Because real estate is perceived as a very stable industry, most dedicated real estate analysts or managers rarely focus on long-term secular trends. Yet, the pace of technological innovation and technology adoption curves have never been faster. We believe that the impact on real estate over the medium- to long-term will be profound – more significant than at any other time in recent history. It is clear to us that the historical criteria for selecting portfolio companies in the past could soon undergo major revisions as they may not reflect the realities of the future of real estate.

Technology Adoption in the U.S.

Source: Singularity.com, Blackrock

As an example, consider mobile data usage. While it took 20 years to achieve mass adoption of cell phones, widespread smart phone adoption happened in less than one fifth of the time. By 2015, the amount of data created in the previous two years was more than the total data created over the entire previous history of the human race. New innovations often piggyback on some pre-existing (but still recent) technology, and the outcome is an accelerated rate of adoption for those winning platforms/inventions. Social media also has a hand in fueling faster growth – we are much more quickly aware of what is becoming popular. Social acceptance therefore is much faster and oftentimes occurs in real time. The fear of being left out can be a strong behavioral influence.

Effective analysts in the Technology and Telecom industries anticipated the impact of the data revolution well before real estate analysts appreciated (and began to price-in) the differentiated growth profiles of winning real estate companies in the Data Center and Tower REIT sub-sectors. The difference in performance has been pronounced – real estate investors who had identified the secular winners early fared quite well, outperforming the index by close to 10% per year over the past 10 years.

Performance of Leading Data Center and Tower REITs Companies Over the Past 10 Years

Source: Bloomberg Companies shown are Equinix (EQIX), Digital Realty Trust (DLR), and American Tower (AMT), as compared to the MSCI U.S. REIT Index (RMZ).
Note that American Tower and Equinix became REITs on 1/1/12 and 1/1/15 respectively.

Other ongoing secular trends with major implications on real estate include artificial intelligence and autonomous vehicles. For driverless technology in particular, the stakes are very high and both the number of players involved and resources devoted to research and development is staggering. While the impact of these trends on real estate are not immediately obvious today and may take years to play out, we believe that they will be pronounced as they begin to occur. For illustration, consider that driverless technology may eventually lead to increased consolidation of retail and grocery resulting in less demand for strip malls, a repurposing of previous retail/strip/parking space resulting in altered supply/demand dynamics in other property types, less traffic resulting in an altered relative attractiveness of suburban vs. central business district (CBD) locations, and car fleets resulting in less demand for Triple-Net gas stations. Again, we acknowledge that these effects are likely to impact the space over the long-term; our points are that they are likely to (i) slowly impact demand trends and valuations in the short term, (ii) be highly disruptive longer-term, and (iii) catch the majority of players in the REIT space by surprise when the threat finally becomes readily apparent – the boiling frog phenomenon.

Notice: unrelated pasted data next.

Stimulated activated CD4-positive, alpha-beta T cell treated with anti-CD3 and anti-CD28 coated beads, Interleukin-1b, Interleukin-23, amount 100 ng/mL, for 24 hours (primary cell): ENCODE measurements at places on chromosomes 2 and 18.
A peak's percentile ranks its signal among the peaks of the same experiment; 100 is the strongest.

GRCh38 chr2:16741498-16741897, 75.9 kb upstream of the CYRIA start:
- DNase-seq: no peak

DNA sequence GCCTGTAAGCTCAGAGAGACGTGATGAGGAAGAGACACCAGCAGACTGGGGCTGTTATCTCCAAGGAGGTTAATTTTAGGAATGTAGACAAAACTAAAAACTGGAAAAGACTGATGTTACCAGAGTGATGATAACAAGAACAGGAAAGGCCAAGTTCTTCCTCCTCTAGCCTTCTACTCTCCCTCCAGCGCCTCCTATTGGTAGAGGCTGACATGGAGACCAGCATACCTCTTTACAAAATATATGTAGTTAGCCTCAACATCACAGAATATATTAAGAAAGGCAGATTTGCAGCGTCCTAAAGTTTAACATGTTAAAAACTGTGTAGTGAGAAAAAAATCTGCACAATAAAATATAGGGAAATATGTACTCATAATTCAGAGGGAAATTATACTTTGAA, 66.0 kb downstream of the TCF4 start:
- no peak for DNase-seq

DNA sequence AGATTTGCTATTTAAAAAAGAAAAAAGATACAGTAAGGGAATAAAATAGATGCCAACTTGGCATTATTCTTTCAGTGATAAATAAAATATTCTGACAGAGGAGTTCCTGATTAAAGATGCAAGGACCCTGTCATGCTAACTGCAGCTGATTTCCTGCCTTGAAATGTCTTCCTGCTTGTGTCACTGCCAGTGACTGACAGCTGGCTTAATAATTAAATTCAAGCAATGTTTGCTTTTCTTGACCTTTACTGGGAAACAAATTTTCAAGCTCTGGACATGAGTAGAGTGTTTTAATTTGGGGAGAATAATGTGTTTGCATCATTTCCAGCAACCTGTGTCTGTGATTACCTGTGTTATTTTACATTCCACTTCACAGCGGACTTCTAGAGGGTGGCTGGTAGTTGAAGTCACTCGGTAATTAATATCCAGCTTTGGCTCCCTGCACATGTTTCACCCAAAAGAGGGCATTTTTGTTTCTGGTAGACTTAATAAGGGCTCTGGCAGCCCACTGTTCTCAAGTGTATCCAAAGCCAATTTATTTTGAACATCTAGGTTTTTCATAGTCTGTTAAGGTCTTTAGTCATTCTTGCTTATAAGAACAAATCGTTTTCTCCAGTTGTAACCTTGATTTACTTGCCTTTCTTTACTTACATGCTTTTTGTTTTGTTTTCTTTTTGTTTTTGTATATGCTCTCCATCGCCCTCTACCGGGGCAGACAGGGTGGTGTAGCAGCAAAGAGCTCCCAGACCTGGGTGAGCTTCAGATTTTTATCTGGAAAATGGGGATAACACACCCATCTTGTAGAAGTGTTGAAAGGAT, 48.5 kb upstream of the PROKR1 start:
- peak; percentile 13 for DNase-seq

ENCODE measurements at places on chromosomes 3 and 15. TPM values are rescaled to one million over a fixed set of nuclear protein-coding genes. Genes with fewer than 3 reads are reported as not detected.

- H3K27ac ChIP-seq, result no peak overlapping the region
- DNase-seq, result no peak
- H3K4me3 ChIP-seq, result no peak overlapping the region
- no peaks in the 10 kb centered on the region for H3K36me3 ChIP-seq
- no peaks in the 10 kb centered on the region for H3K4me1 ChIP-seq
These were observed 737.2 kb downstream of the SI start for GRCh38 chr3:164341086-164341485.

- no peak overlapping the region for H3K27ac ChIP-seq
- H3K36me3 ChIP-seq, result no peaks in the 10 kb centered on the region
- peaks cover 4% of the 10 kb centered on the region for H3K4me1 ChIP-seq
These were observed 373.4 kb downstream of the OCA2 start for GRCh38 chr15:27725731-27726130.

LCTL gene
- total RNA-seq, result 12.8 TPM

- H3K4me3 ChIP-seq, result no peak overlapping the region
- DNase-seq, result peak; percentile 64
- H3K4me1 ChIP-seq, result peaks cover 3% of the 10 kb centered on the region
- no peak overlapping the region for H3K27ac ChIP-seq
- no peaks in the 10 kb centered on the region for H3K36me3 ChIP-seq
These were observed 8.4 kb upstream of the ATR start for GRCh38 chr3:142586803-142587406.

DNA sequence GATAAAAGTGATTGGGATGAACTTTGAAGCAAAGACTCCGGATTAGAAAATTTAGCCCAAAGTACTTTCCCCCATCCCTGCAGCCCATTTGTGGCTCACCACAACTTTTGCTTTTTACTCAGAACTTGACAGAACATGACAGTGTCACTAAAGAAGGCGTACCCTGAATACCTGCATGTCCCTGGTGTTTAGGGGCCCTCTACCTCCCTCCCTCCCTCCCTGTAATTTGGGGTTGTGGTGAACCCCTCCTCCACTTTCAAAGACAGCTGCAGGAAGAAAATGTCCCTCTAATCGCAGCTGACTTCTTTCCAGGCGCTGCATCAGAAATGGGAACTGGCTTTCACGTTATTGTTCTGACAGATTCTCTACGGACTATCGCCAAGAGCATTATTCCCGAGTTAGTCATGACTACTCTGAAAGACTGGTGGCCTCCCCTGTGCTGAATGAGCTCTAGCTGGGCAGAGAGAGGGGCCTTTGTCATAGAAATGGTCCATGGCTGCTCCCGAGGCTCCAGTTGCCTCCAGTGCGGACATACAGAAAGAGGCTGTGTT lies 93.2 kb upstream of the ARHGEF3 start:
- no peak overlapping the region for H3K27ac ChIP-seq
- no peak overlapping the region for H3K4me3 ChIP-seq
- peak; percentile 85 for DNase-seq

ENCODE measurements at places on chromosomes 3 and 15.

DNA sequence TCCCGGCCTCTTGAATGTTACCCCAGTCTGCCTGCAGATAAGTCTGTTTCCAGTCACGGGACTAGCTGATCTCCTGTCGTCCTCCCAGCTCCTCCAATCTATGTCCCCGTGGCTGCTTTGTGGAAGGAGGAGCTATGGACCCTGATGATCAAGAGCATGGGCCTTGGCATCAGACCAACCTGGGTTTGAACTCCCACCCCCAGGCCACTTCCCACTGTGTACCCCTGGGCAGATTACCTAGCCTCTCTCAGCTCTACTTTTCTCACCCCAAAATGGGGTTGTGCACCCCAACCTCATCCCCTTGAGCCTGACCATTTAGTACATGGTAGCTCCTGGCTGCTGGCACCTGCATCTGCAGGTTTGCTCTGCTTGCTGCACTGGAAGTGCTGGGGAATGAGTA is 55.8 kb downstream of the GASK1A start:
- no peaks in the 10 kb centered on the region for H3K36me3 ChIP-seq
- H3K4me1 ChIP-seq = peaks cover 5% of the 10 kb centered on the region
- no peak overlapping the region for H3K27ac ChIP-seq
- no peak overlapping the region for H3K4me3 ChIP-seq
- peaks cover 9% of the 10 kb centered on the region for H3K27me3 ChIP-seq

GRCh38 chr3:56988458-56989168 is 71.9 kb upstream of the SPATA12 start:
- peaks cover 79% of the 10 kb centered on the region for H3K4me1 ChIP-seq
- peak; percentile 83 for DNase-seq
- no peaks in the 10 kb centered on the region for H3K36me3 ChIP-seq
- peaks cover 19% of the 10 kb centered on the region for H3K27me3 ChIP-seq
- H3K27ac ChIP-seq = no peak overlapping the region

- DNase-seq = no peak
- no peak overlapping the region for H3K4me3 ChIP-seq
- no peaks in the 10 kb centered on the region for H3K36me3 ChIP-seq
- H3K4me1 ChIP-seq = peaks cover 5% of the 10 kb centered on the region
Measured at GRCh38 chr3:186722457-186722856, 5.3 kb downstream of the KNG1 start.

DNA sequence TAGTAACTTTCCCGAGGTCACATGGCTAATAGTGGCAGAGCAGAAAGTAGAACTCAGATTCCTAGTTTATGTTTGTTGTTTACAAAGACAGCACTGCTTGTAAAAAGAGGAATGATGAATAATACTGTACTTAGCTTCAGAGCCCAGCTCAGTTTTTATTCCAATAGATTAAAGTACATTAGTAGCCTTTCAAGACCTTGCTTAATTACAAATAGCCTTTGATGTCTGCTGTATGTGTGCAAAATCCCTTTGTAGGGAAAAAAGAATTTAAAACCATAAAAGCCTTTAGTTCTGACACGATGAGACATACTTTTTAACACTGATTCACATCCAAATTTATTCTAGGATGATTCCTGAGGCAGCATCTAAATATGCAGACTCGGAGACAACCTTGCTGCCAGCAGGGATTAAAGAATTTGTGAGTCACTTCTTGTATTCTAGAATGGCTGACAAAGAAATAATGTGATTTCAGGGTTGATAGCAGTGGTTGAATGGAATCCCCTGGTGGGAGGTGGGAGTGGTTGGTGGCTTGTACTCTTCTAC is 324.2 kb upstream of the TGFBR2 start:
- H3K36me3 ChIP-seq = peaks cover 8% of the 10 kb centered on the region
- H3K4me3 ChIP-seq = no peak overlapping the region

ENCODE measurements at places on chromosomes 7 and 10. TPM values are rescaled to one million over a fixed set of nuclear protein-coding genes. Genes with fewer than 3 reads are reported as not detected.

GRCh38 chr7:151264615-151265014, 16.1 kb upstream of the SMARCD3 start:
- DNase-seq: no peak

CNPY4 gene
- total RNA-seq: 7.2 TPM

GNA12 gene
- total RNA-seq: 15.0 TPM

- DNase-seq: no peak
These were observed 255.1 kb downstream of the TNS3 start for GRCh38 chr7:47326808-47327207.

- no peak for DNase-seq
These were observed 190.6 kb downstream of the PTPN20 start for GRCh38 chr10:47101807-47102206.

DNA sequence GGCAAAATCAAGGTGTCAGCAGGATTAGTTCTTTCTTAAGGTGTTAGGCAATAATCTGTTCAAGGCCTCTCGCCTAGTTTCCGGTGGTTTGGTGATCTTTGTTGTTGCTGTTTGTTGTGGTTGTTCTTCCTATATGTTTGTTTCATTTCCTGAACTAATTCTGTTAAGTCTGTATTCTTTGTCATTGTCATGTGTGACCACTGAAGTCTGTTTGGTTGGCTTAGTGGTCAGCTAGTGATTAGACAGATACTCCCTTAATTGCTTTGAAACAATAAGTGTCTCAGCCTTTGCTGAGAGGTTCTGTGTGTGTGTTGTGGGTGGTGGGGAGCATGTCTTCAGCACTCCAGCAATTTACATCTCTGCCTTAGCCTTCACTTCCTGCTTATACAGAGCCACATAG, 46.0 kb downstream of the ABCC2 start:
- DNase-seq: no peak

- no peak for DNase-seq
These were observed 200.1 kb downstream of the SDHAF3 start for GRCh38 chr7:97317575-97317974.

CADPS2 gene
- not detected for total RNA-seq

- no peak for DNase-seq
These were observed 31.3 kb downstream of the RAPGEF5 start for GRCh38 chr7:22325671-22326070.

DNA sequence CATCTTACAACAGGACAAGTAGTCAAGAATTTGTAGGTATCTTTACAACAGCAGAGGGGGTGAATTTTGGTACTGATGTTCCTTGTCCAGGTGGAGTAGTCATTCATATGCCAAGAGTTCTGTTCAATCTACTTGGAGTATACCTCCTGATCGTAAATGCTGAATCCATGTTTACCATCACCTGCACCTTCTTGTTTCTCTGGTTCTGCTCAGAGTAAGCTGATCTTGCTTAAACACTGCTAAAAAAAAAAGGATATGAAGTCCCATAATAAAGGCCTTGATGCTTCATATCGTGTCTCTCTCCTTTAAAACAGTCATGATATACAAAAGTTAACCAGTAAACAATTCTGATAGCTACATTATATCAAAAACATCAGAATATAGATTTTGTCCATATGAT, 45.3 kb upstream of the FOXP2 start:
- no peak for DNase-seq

We therefore believe that uncovering value in real estate today requires a new, holistic and forward-thinking approach. Even a thorough focus on asset quality, which is currently primarily based on location or metrics such as traffic and existing/historical rent rolls, may no longer be enough without context derived from the impact of dynamics outside of the sector. An investment platform with substantial breadth of expertise across different market verticals will be a tremendous advantage in evaluating long-term outcomes for many REIT sub-sectors. At TCW, we benefit considerably from a multifaceted approach to real estate investing. In order to understand how industrial warehouse demand will evolve over time, we rely on sector specialists in retail and e-commerce; to predict the speed and impact of driverless vehicles on assets such as strip malls and office buildings, we use the insights of our technology specialists. While a high degree of multi-disciplinary diligence is required to understand the potential impact of long-term secular trends, a clear understanding of the risks can also produce a view into unappreciated opportunities.

 

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This material is for general information purposes only and does not constitute an offer to sell, or a solicitation of an offer to buy, any security. TCW, its officers, directors, employees or clients may have positions in securities or investments mentioned in this publication, which positions may change at any time, without notice. While the information and statistical data contained herein are based on sources believed to be reliable, we do not represent that it is accurate and should not be relied on as such or be the basis for an investment decision. The information contained herein may include preliminary information and/or "forward-looking statements." Due to numerous factors, actual events may differ substantially from those presented. TCW assumes no duty to update any forward-looking statements or opinions in this document. Any opinions expressed herein are current only as of the time made and are subject to change without notice. Past performance is no guarantee of future results. © 2017 TCW